To make retirement as affordable as possible, 401(k) participants must avoid three investing pitfalls throughout their working years – high fees, underperforming funds, and inappropriate asset allocation. A Target-Date Index Fund (TDIF) can make these pitfalls easy to avoid. For low fees (about 0.015% of assets annually), a TDIF delivers a professionally-managed mix of index funds that automatically becomes more conservative as the investor approaches retirement. It’s tough to beat their net-of-fee returns.

However, the one-size-fits-all investment strategy of TDIFs is not the best fit for every 401(k) participant. Some participants will be better served by a more custom mix of investments.

Here’s what you need to know to determine whether a TDIF is right for your 401(k) account.

High 401(k) Fees

Index Funds Tend to Outperform Active Funds

401(k) investment funds can be passive or active in nature. The investment objective of these funds is their difference. Passive funds – which include index funds and ETFs – try to match the returns of a market benchmark (e.g., the S&P 500 index), while active funds try to outperform their market benchmark. Ironically, studies show index funds tend to outperform comparable active funds (i.e., funds with the same market benchmark) over time.

Fees are often the reason why. Active funds can be a lot more expensive than a comparable index fund. Most fail to overcome that handicap with higher returns.

The semi-annual Morningstar’s latest Active/Passive Barometer compares the returns of active and passive funds. The latest report found that only “26% of all active funds topped the average of their passive rivals over the 10-year period ended December 2021; long-term success rates were generally higher among foreign-stock, real estate, and bond funds and lowest among U.S. large-cap funds.”

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TDIFs Deliver Set-It-And-Forget-It Investment Advice

To invest appropriately, 401(k) participants must construct – and maintain – a diversified mix of investments based on their time horizon (time to retirement) and risk tolerance. An appropriate investment mix balances the participant’s growth potential with the risk of losses. Striking this balance is important. Otherwise, a participant could miss out on returns by investing too conservatively when young or sustain unrecoverable losses by investing too aggressively when older.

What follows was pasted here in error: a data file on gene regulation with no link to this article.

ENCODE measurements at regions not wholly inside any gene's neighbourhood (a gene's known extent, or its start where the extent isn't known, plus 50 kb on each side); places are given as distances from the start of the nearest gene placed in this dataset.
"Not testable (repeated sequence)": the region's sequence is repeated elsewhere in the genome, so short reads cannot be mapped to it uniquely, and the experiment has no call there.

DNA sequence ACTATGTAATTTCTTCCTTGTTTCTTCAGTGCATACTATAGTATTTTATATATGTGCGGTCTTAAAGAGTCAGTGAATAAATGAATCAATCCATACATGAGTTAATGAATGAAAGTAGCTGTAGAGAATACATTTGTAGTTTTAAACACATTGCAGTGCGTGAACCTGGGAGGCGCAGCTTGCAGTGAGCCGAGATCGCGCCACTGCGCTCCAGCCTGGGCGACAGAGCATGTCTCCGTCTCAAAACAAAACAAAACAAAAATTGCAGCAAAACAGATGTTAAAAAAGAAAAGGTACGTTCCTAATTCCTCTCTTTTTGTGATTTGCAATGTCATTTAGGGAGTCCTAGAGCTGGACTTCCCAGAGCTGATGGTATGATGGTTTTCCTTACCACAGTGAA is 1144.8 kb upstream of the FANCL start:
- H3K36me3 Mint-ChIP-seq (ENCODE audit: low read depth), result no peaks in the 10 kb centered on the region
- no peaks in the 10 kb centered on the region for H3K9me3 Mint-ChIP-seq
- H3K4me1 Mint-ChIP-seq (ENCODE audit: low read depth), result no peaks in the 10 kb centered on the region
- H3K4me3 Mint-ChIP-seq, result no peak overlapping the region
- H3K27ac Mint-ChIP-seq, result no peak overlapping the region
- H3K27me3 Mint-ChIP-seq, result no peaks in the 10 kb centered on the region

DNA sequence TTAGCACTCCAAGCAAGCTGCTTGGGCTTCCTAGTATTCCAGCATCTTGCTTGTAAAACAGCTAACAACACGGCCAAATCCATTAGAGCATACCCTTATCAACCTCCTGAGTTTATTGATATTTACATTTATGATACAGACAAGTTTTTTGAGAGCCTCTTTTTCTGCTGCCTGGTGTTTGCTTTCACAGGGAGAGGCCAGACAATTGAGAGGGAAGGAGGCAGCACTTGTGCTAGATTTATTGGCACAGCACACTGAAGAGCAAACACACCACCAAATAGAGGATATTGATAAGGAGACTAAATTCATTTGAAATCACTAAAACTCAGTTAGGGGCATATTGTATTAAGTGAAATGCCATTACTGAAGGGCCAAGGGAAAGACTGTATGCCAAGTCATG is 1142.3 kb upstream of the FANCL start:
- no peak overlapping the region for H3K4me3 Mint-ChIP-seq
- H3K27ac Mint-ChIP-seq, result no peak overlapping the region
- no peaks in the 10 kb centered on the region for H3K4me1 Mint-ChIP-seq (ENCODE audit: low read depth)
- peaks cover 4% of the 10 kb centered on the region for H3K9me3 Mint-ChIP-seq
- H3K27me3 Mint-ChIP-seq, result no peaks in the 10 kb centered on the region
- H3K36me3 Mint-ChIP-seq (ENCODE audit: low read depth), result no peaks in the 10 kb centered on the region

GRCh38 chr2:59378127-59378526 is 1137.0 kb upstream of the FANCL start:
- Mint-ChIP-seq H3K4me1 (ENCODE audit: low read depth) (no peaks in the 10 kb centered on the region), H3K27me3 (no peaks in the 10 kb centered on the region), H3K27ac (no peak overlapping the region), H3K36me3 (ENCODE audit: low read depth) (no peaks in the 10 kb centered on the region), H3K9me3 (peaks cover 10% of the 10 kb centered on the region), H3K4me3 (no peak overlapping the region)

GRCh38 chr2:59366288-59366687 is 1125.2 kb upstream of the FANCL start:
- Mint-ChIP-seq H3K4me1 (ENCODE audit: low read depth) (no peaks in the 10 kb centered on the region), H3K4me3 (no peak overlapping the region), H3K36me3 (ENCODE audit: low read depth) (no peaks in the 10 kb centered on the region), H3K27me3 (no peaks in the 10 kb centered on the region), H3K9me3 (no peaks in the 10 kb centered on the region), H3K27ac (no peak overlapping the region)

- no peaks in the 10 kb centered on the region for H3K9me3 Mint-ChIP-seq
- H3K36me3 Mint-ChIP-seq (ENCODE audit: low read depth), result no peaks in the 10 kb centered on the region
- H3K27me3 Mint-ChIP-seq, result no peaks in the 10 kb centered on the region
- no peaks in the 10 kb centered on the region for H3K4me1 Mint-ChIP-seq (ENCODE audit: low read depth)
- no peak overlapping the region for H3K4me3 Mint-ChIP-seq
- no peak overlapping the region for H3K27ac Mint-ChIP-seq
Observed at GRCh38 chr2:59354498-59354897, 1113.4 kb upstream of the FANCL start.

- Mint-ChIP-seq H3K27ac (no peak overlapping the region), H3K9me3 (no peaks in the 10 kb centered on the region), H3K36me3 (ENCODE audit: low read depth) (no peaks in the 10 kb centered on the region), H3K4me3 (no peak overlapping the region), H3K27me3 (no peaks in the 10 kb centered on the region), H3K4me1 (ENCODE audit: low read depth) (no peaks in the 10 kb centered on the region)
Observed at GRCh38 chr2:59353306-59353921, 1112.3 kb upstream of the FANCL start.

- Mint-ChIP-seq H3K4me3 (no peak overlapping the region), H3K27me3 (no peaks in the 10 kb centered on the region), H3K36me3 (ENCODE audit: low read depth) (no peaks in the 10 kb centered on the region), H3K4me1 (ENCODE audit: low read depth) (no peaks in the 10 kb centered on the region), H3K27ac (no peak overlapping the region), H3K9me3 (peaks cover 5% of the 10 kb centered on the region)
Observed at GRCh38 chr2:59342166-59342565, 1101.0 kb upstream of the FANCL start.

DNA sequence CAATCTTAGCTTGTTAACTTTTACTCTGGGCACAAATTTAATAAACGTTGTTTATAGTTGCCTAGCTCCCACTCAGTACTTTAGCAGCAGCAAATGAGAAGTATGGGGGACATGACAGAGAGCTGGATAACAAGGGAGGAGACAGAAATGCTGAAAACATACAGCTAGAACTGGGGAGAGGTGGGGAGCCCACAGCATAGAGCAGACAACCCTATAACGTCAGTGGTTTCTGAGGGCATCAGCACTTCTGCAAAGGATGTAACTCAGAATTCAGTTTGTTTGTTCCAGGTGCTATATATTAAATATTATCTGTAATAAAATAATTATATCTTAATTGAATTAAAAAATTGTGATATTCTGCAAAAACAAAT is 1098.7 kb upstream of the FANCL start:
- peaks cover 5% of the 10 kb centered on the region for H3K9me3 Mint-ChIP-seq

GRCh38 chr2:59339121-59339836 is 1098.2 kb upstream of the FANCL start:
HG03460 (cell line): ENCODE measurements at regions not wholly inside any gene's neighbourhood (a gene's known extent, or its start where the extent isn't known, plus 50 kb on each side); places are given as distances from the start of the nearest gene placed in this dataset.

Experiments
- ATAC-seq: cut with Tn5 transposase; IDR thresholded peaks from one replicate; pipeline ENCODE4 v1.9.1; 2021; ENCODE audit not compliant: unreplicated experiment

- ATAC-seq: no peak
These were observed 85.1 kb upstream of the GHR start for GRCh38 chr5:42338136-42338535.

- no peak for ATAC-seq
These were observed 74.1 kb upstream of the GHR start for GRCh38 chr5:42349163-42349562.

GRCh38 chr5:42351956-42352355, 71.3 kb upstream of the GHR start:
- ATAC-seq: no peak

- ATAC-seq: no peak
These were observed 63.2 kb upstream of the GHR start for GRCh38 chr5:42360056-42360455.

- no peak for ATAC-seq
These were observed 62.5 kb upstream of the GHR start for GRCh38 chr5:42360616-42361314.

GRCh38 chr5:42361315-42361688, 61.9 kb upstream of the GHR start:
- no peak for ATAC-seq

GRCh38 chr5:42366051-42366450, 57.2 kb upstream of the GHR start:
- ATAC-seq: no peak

Given the stakes, it’s no surprise that many 401(k) participants want professional help investing their account. This makes even more sense when you consider the complex investing strategies participants must apply to maintain an appropriate investment mix throughout their working years:

      • Asset allocation involves the allocation of an investment mix among different asset categories, such as stocks, bonds, and cash based on time horizon and risk tolerance. In general, young participants should invest heavily in stocks – which have higher growth potential but are more volatile. Older participants should invest more conservatively.
      • Diversification involves picking investments with uncorrelated returns for an asset allocation. This way, if one investment is declining, others are more likely to be growing, or at least not declining as much – minimizing the risk of large losses.
      • Rebalancing involves periodically buying or selling assets in a mix to maintain a desired level of asset allocation.

TDIFs apply these investing strategies based on the estimated retirement date of the investor. To invest appropriately, 401(k) participants just need to invest 100% of their account (not a lesser percentage) in the TDIF that best matches their estimated retirement date. A TDIF’s investment mix will automatically become more conservative as the investor approaches retirement. This transition is called a glidepath. TDIF glidepaths can vary somewhat.

Here’s the glidepath for Vanguard TDIFs.

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The Pros and Cons of TDIFs

When investing for retirement, it’s tough to beat the set-it-and-forget-it convenience and net-of-fee returns of TDIFs. However, their investment mix only solves for one variable – retirement date. That’s probably fine for participants with little to no outside assets, but many participants have significant outside assets – a brokerage account, IRA, real estate, etc. For these participants, an investment mix that factors their outside assets might be a better fit.

The pros and cons of TDIFs include:

Pros Cons
  • There is no simpler way for participants to access professional asset allocation. They just need to invest 100% in the TDIF that most closely matches their estimated retirement date.
  • Low fees. Leading TDIFs from providers such as Vanguard, Schwab, or Fidelity can cost less than 15 bps (0.15% of assets) annually.
  • Set it and forget it convenience. TDIFs offer automatic rebalancing. Further, their asset allocation will gradually shift to fewer stocks and more bonds (i.e., become more conservative) the closer the participant gets to retirement.
  • The investment mix of TDIFs can’t be personalized to meet individual investment goals.
  • TDIFs do not offer participant engagement or coaching.
  • Insurance companies can add variable annuity wrap fees to otherwise low-cost TDIFs

 

At Minimum, TDIFs Should Be a Benchmark

One-size-fits-all investments like TDIFs will never fit every 401(k) participant. However, it’s tough to beat their net-of-fee returns. Here’s how Vanguard TDIFs performed in recent years:

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For 401(k) participants who want something different, I think TDIFs can still serve an important purpose – as a benchmark. A 401(k) account should earn no less over time – net of investment expenses and service provider fees.

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